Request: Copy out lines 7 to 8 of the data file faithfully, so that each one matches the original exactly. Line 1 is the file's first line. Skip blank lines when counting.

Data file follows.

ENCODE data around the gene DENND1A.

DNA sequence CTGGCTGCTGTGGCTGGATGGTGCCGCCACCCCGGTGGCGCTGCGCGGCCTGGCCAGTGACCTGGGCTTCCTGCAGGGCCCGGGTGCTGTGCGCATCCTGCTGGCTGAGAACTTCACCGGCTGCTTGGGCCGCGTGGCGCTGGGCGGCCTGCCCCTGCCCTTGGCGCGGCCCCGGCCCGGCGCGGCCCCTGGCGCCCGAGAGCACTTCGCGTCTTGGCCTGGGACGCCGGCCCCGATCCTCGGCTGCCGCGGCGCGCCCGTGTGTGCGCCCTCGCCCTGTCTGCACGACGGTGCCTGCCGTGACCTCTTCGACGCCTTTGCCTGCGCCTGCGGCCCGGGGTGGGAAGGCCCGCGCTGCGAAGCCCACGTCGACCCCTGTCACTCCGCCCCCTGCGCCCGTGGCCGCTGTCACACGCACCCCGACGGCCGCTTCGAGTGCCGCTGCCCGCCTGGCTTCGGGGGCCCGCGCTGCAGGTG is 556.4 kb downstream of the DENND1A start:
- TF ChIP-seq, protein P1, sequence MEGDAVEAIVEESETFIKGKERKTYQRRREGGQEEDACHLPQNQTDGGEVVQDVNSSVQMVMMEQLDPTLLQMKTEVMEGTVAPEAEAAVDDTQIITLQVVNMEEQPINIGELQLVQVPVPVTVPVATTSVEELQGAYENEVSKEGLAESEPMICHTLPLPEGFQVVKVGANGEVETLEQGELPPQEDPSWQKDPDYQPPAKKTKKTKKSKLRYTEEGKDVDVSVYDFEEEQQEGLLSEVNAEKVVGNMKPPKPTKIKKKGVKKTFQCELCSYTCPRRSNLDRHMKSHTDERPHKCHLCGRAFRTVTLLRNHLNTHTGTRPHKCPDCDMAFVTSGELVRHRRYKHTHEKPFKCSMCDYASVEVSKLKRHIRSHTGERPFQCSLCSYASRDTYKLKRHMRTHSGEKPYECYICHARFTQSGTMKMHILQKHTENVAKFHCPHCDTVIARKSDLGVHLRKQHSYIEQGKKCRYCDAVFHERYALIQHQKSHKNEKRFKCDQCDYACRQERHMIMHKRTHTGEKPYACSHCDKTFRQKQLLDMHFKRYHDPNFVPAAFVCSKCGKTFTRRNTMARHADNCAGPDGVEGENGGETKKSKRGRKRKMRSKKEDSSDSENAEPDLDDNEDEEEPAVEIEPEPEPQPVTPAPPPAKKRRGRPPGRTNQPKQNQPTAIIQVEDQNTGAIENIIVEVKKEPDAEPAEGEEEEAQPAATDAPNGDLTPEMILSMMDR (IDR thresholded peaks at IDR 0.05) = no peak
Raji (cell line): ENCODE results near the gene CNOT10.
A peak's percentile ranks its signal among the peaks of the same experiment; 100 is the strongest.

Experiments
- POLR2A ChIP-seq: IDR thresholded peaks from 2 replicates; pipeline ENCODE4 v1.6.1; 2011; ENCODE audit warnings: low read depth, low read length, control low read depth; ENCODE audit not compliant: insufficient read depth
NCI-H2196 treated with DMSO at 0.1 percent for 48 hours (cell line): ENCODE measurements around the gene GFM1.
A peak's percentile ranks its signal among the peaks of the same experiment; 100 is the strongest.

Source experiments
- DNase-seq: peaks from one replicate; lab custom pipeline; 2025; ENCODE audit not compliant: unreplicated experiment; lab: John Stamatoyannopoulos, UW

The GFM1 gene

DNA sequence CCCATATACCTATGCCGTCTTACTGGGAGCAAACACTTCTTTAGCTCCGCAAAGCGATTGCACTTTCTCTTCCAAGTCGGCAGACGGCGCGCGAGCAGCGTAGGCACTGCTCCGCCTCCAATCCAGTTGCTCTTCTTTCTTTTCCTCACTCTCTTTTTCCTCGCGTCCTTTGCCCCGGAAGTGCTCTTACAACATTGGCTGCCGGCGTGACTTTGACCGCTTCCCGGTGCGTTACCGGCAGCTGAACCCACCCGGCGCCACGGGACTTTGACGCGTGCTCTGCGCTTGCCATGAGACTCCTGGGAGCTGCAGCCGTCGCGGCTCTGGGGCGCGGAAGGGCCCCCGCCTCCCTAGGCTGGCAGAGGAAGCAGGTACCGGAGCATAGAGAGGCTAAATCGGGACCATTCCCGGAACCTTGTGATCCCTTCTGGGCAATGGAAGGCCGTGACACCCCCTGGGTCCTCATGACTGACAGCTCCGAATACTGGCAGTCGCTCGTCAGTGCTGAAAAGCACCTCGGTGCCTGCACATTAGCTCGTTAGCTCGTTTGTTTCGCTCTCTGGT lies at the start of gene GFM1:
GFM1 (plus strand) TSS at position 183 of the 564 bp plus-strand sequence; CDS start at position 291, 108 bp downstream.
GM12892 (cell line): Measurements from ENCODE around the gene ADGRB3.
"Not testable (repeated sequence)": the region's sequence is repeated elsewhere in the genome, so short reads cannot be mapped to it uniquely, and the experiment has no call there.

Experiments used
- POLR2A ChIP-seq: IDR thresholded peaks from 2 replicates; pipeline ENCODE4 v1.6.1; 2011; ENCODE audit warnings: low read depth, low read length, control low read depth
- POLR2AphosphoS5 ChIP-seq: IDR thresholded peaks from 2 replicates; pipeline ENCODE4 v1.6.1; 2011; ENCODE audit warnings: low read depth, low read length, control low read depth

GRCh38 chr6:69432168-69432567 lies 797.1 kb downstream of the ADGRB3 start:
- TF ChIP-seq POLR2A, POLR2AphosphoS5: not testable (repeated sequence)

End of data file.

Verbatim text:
- POLR2A ChIP-seq: IDR thresholded peaks from 2 replicates; pipeline ENCODE4 v1.6.1; 2011; ENCODE audit warnings: low read depth, low read length, control low read depth; ENCODE audit not compliant: insufficient read depth
NCI-H2196 treated with DMSO at 0.1 percent for 48 hours (cell line): ENCODE measurements around the gene GFM1.